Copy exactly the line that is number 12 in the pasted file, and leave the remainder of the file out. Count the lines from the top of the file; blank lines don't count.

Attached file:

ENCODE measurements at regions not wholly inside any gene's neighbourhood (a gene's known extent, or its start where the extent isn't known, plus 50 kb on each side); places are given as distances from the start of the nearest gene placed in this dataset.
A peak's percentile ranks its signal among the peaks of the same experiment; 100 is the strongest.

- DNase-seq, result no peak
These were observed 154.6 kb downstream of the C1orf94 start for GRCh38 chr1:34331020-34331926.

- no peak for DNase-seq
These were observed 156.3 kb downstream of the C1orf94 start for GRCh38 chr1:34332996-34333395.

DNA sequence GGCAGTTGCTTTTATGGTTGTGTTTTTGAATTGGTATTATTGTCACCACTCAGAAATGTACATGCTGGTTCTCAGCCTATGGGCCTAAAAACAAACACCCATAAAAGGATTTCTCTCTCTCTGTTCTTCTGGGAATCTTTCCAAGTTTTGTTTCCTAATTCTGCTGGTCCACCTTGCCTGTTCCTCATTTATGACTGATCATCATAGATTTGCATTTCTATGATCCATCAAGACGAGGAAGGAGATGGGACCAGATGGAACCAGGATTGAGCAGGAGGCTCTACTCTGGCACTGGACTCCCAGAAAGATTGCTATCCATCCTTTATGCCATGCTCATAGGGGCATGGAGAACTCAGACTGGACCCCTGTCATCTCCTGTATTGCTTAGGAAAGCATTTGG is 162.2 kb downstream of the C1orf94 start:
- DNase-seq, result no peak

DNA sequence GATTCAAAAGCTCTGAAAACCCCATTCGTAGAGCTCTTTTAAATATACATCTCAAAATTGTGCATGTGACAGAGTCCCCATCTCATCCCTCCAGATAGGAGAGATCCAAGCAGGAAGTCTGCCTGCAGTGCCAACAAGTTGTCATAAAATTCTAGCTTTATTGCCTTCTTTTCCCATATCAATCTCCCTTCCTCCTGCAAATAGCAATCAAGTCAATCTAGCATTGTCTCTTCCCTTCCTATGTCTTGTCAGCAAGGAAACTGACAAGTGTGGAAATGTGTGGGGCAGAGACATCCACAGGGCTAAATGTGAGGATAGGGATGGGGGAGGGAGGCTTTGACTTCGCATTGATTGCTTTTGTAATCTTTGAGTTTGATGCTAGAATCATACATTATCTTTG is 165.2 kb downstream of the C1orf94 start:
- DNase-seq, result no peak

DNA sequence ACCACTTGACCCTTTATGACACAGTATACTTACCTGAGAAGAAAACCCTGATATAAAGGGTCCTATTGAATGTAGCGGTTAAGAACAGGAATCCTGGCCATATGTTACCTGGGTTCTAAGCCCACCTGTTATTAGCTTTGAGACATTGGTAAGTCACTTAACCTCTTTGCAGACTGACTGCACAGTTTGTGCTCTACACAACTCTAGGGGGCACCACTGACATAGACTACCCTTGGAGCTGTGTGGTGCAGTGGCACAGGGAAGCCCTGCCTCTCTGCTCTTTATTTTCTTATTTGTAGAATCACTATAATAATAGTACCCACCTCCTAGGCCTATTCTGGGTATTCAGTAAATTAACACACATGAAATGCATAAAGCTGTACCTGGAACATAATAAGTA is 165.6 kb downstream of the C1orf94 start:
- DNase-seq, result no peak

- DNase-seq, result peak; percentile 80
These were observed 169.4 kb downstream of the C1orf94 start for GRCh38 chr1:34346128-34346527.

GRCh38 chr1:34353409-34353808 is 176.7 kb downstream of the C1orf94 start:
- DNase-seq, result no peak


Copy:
- DNase-seq, result no peak